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Governor Cox Visits MHS

May 15, 2023 08:17AM ● By Gwen Romero

Gov. Spencer Cox speaks to students at Morgan High on Monday. Cox talked about his concerns for the state and aspirations for the future. Courtesy photo

Governor Spencer Cox visited with Morgan High School students and local leaders on Monday to share his concerns for the state, aspirations for the future of Utah, and achievements during his administration.

Opening his address to the student body, Cox recounted growing up in Fairview, a community in North Sanpete, and joked that "You guys always beat us" when it came to sports. 

He also addressed several of his priority concerns for teens, including suicide prevention, mental health, and the impacts of social media. Cox recently signed legislation restricting access to social media for teens. He continued by outlining positive steps the state is taking to support education by increasing funding overall and teacher compensation specifically, emphasizing that teaching is a profession that he hopes more students will pursue.

He then shifted gears to focus on how people can solve problems together. As an example, he celebrated the "people who came before us [who] understood there would be drought cycles" and designed our reservoir system and that Utahns have conserved almost twenty billion gallons of water over the past two years. Together, "we're surviving and thriving", Cox said.

Cox then invited five MHS students to join him onstage for a Q&A segment. Senior Hannah Cantrall asked the Governor what programs he would prioritize if budget limits were not an issue. He responded with his desire to focus more on education, acknowledging that while Utah is forty-ninth in per pupil spending and has tax revenue limits because seventy percent of Utah lands are controlled by the Federal Government, "We do more with less than any other state in the nation" and commending Utah's teachers, students, and parents.

Senior Ben Poll referenced President Washington's warning about partisanship in his farewell speech, then asked the Governor how he has created unity in a divided world. Cox reasserted steps that he and the Legislature have taken to address the negative influence of social media, emphasizing that social media is "designed to tear us apart", how easy it is to attack people anonymously online, and the need for people to have healthy disagreements and to work together to solve problems.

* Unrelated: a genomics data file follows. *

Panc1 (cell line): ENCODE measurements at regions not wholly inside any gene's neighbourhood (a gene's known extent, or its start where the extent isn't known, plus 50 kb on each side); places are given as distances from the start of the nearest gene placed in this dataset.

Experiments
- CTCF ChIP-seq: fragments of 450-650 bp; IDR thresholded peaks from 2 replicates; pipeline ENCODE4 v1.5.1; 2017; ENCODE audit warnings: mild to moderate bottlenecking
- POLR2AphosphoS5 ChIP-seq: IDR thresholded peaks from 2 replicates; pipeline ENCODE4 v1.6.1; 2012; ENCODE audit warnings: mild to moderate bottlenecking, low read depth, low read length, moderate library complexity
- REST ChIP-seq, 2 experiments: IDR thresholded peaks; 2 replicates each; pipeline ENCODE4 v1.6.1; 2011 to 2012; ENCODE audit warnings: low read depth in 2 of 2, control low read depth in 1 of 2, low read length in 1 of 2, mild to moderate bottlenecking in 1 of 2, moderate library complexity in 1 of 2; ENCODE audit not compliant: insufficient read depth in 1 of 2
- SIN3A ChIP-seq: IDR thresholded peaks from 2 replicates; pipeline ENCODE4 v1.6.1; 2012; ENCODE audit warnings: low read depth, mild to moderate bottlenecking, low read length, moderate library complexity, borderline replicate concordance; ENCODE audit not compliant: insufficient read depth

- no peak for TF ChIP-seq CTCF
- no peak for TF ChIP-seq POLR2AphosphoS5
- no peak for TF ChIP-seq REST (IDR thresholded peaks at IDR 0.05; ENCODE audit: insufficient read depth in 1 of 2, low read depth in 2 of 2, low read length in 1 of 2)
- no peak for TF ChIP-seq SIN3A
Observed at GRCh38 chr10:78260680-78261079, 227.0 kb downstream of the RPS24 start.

Cox then turned the table on the students, asking them what they like most and least about school. While Poll had high praise for the chicken entries at lunch, the consensus was in favor of the social aspects and experiences at school with concern for stress and student burnout. 

Cox followed up by asking the students what they worry about and how they would describe our country right now. They replied with a range of issues from social media, global warming, national debt, and the need to do more than recognize when there is a problem, that there needs to be action. They described the country as "confused", "unresolved", "feuding", "learning", and "in the process of healing".

From this point, the Governor segued to a couple of recent surveys in which U.S. citizens described the nation as "divided", "chaotic", and "weak", while they themselves feel "frustrated", "disappointed", and "exhausted".

Here, Cox pivoted to a more positive message that "there is hope out there." Those same surveys found that seventy percent of Americans want us to be less divided. He sees this as an opportunity for us to return to healthy conflict, in which people can disagree, have discourse, and work together to find solutions to the problems we face. He asserted that we don't change minds by attacking people but by learning to "listen with concern and understanding".

He also said that he sees Utah as a place of opportunities, where businesses can thrive. He cited a recently published study on Wallet Hub that found four of the top five "best small cities for starting a business" in the Beehive state; the State placed second overall for best states to start a business.

Cox ended his remarks by returning to George Washington to reassert that we are "Americans first; partisans second" and that "There are problems in our society but they can be solved.

After Cox's remarks, he stayed to meet and take photos with students.

Cox spent time before the school-wide assembly meeting with student leaders, school board members, and district administration.

School board members also attended the assembly, along with Utah State Representative Kera Birkeland, Superintendent Jacobs, incoming superintendent Andy Jensen, various Community Council members, and a few parents.λ

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